New Buckwheat Varieties for Greater Sustainability
New Buckwheat Varieties for Greater Sustainability, FNC13-924
Anne Ongstad, Rick Mittleider,Wayne Mittleider, and collaborators
BUCKWHEAT SEED INCREASES FOR 2013
It has come to our attention that the Ukrainian buckwheat varieties that we are growing might actually be from Russia. Varieties with the names Devyatka and Dikul were released by the All-Russia Research Institute of Grain Legumes and Groat Crops in Orel (http://www.vniizbk.ru/en/achievements/varieties/16-buckwheat.html). NPSAS FBC Co-coordinators are attempting to contact the breeder, Dr. Aleksei Fesenko. Washington: Kevin Murphy reported that the two new varieties looked good and that small amounts of good seed were harvested. After another year of seed increase he expects there would be enough seed to plant an acre or two. North Dakota: Steve Zwinger reported the following for our two isolations.
This variety was planted at Anne Ongstad’s Whitman Ranch near Robinson, ND on June 12, 2013. The increase was planted with a Hege plot drill with 7” row spacing. Previous crop was sunflower. Tillage prior to planting was done with a moldboard plow and packer with the plot drill simulating a pony drill, a preplant tillage method commonly used on this farm. Total area sown was 15’ x 100’. Amount of seed sown was 600 gms. The crop was swathed in August 27 with a Jeri mower. The crop was harvested with a Hege plot combine on September 3. 55 pounds of seed were harvested from this increase. The seed lot has not been cleaned yet; although very little loss is expected form the cleaning of the seed lot. Conditions were excellent for a buckwheat crop at this location with a harvest of high quality seed. Weeds were not a problem.
Here is a photo of the seed increase of Devyatka at the Whitman Ranch:
This variety was planted at Rick Mittleider’s farm near Tappan, ND on June 12, 3013. The increase was planted with a Hege plot drill with 7” row spacing. Previous crop was a green manure sweet clover crop that was disked prior to planting. Total area sown was 10’ x 250’. Amount of seed sown was 1100 gms. The crop was cut, bagged, and transported back to the research center on September 3, 2013. The plants were air dried on tarps and thrashed at a later date. The plants were thrown into a stationary Hege plot combine. Approximately 1500 gms of low quality seed were harvested. Seed has not been cleaned, although cleanout is expected to be high. This site experience many events that resulted in poor performance. This includes severe drought, hail and grasshopper damage.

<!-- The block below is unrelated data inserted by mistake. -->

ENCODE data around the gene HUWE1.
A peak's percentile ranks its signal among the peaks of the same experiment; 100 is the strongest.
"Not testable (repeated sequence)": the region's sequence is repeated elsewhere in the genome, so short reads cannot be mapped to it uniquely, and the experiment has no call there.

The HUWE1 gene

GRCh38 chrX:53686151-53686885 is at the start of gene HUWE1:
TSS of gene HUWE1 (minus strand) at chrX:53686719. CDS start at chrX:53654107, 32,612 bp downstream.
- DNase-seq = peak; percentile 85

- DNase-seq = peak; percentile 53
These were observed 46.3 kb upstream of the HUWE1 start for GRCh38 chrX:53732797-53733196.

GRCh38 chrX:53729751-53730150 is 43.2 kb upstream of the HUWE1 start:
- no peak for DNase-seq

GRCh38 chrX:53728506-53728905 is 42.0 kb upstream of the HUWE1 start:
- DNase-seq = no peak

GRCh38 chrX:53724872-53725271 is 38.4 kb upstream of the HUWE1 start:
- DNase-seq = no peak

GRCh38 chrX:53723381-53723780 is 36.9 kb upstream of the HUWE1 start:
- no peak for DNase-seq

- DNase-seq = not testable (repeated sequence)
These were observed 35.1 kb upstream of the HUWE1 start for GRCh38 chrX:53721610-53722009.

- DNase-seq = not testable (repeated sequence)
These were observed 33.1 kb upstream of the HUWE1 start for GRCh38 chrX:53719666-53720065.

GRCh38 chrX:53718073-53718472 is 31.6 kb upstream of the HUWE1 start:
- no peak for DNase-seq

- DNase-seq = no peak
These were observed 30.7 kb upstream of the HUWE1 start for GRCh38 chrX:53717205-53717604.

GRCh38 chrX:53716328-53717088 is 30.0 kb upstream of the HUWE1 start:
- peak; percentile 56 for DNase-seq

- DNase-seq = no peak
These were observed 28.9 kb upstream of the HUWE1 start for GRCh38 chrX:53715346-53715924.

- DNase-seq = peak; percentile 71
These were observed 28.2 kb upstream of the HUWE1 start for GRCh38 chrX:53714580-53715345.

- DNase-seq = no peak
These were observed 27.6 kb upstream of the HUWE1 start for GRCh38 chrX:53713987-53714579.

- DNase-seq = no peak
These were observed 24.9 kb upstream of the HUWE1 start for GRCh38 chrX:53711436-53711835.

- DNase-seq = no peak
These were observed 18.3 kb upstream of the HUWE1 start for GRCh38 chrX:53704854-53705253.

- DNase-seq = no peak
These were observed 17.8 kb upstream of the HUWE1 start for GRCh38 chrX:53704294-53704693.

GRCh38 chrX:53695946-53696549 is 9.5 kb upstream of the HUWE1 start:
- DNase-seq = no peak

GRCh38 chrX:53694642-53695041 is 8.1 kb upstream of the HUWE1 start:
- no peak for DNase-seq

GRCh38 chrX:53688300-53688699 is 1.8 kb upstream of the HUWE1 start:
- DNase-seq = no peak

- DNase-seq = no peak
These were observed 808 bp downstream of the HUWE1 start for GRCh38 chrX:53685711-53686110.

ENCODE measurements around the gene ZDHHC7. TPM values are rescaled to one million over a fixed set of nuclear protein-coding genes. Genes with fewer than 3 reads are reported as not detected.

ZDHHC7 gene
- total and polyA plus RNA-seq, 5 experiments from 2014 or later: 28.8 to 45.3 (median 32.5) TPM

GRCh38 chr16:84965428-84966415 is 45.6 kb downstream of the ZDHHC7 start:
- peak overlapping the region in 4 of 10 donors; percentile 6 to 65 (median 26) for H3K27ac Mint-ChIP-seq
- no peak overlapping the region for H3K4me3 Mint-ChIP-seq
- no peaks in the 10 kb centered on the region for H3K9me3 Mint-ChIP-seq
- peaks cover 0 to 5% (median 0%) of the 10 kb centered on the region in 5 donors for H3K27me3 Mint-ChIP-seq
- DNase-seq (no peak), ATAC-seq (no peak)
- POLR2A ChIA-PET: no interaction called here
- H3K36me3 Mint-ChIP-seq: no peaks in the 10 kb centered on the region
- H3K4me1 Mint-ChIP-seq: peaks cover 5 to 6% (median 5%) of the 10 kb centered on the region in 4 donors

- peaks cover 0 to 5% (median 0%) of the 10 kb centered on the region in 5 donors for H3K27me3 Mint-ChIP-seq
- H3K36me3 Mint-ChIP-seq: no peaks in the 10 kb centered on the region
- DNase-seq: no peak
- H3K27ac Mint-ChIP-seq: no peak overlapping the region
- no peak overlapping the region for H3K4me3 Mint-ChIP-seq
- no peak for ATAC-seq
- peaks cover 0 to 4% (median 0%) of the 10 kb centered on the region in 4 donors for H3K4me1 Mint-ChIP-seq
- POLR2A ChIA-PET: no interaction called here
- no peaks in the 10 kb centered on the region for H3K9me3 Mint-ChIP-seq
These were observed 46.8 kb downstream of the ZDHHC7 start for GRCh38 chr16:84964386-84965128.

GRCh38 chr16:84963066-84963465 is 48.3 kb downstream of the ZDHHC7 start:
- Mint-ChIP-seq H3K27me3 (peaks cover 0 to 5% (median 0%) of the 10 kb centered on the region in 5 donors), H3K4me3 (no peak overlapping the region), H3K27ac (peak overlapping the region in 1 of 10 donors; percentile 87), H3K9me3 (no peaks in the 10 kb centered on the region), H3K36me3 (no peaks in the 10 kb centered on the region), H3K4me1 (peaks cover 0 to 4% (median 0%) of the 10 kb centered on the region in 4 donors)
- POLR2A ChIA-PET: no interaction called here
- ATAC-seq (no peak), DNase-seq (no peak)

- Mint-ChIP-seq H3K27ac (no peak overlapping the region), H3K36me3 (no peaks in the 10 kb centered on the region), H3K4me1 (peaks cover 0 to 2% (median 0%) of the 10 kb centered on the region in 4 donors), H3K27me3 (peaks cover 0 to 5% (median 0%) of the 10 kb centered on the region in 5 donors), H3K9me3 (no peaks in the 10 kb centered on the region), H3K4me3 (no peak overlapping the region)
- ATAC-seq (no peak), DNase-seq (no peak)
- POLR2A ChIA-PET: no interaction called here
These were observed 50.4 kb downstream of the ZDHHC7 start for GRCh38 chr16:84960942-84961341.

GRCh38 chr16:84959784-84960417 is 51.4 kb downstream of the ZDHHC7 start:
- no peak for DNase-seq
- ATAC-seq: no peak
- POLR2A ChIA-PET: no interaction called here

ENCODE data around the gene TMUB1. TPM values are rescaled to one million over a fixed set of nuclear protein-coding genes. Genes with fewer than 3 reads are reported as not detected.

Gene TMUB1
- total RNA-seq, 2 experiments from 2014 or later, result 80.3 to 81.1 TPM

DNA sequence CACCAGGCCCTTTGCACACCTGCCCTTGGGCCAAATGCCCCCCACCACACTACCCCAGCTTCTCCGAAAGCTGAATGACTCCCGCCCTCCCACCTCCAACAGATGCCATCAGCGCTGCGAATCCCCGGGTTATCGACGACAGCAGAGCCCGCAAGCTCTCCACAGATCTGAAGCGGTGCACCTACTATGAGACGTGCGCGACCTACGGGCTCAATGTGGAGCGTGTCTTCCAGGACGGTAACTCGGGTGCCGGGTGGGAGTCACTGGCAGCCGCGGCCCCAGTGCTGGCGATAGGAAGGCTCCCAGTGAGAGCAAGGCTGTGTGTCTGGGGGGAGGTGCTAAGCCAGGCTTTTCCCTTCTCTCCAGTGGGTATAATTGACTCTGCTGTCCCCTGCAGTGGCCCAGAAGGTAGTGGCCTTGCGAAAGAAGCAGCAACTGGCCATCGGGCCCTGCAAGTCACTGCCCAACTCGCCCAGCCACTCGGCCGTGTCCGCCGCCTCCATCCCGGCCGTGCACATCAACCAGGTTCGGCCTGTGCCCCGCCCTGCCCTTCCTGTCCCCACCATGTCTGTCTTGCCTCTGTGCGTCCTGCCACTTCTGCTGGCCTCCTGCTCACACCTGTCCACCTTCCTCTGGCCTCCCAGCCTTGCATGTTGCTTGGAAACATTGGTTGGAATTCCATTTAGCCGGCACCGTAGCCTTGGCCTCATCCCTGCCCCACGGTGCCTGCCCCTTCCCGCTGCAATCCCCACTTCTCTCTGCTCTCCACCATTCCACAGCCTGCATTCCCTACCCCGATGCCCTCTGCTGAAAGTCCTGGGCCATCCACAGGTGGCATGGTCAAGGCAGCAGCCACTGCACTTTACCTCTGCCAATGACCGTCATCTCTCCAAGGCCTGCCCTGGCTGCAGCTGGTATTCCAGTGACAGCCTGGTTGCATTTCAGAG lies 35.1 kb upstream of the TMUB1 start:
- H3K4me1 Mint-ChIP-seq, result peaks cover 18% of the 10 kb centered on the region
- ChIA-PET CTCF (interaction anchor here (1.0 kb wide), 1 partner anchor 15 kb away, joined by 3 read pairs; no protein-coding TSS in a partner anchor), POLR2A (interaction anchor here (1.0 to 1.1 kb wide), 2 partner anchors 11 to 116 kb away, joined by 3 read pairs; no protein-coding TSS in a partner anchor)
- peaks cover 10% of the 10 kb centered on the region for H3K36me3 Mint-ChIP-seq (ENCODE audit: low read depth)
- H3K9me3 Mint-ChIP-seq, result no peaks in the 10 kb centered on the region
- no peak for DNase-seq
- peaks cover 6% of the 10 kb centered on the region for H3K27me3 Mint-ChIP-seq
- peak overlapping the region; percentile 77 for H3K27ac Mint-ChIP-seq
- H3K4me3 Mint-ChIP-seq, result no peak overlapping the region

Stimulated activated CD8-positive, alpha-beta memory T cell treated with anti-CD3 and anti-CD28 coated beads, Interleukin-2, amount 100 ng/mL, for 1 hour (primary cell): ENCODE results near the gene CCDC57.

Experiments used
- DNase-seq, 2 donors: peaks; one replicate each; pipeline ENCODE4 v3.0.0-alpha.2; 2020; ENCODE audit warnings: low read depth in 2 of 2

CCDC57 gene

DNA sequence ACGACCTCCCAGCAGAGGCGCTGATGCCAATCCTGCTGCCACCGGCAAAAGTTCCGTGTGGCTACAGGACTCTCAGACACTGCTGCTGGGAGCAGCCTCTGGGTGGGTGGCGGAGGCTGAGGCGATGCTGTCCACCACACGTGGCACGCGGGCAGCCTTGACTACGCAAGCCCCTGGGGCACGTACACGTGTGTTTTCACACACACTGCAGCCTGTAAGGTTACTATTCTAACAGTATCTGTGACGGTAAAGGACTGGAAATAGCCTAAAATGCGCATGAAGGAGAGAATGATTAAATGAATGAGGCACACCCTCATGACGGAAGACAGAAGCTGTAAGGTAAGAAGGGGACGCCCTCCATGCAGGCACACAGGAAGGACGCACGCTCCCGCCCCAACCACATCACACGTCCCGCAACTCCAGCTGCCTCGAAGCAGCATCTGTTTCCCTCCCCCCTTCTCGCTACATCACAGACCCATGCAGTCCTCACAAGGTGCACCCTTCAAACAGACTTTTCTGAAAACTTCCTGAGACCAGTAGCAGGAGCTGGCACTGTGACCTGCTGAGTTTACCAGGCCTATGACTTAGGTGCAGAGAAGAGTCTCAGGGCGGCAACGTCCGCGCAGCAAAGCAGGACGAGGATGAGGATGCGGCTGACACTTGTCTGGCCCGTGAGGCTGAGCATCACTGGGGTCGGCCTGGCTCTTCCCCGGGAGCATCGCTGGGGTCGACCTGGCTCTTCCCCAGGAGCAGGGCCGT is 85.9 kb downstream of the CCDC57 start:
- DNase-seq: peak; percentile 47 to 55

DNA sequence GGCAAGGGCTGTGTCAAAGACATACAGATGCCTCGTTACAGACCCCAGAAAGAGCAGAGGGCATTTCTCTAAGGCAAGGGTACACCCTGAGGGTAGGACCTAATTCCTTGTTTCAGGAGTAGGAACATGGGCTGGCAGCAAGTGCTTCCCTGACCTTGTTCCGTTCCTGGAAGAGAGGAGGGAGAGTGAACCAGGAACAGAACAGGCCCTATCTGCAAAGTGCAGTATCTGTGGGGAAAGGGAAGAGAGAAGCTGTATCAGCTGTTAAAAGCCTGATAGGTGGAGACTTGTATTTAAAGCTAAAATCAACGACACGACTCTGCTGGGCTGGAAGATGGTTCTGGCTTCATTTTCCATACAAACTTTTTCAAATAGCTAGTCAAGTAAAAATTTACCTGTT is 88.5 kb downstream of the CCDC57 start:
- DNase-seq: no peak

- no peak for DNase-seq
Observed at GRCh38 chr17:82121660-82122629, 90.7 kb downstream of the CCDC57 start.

Impacts and Contributions/Outcomes
BUCKWHEAT OUTREACH PROJECT – 2013
Our buckwheat project featured prominently at the NPSAS/NDSU Organic Agriculture Field Day at Carrington, ND on 17 July. Frank Kutka reports that we had over 41 people in attendance. He took photos and shot some video.
Picture 1: Organic Buckwheat Seed Increase in Carrington, ND, 2013.
Picture 2: Steve Zwinger introducing his buckwheat work.
Picture 3: Anne Ongstad shares photos of her seed increase with the tour group.
Picture 4: Rick Mittleider explains the importance of buckwheat to organic agriculture
We also discussed the buckwheat project at the NPSAS Winter Conference in Aberdeen, SD during the Farm Breeding Club Member Update Workshop. A video of this presentation is available online through NCR-SARE’s YouTube channel at: https://youtu.be/rLTslFkToTk?list=PLQLK9r1ZBhhFIETmMLo1dZBEVYZWXBIM1. NPSAS member Steve Eid expressed interest in helping increase the seeds once the supply is sufficiently large to include additional farmers. We are also planning on a major field day event for the summer of 2014 to highlight buckwheat and these new varieties. Data from the replicated trials should be ready by fall for discussion at our fall FBC meeting.
- Organic Buckwheat seed increase in Carrington, ND 2013. Steve Zwinger introducing his buckwheat work 2013. Frank Kutka photos.
- Anne Ongstad shares photos of her seed increase with the tour group. Rick Mittleider explains the importance of buckwheat to organic agriculture. Frank Kutka photos.
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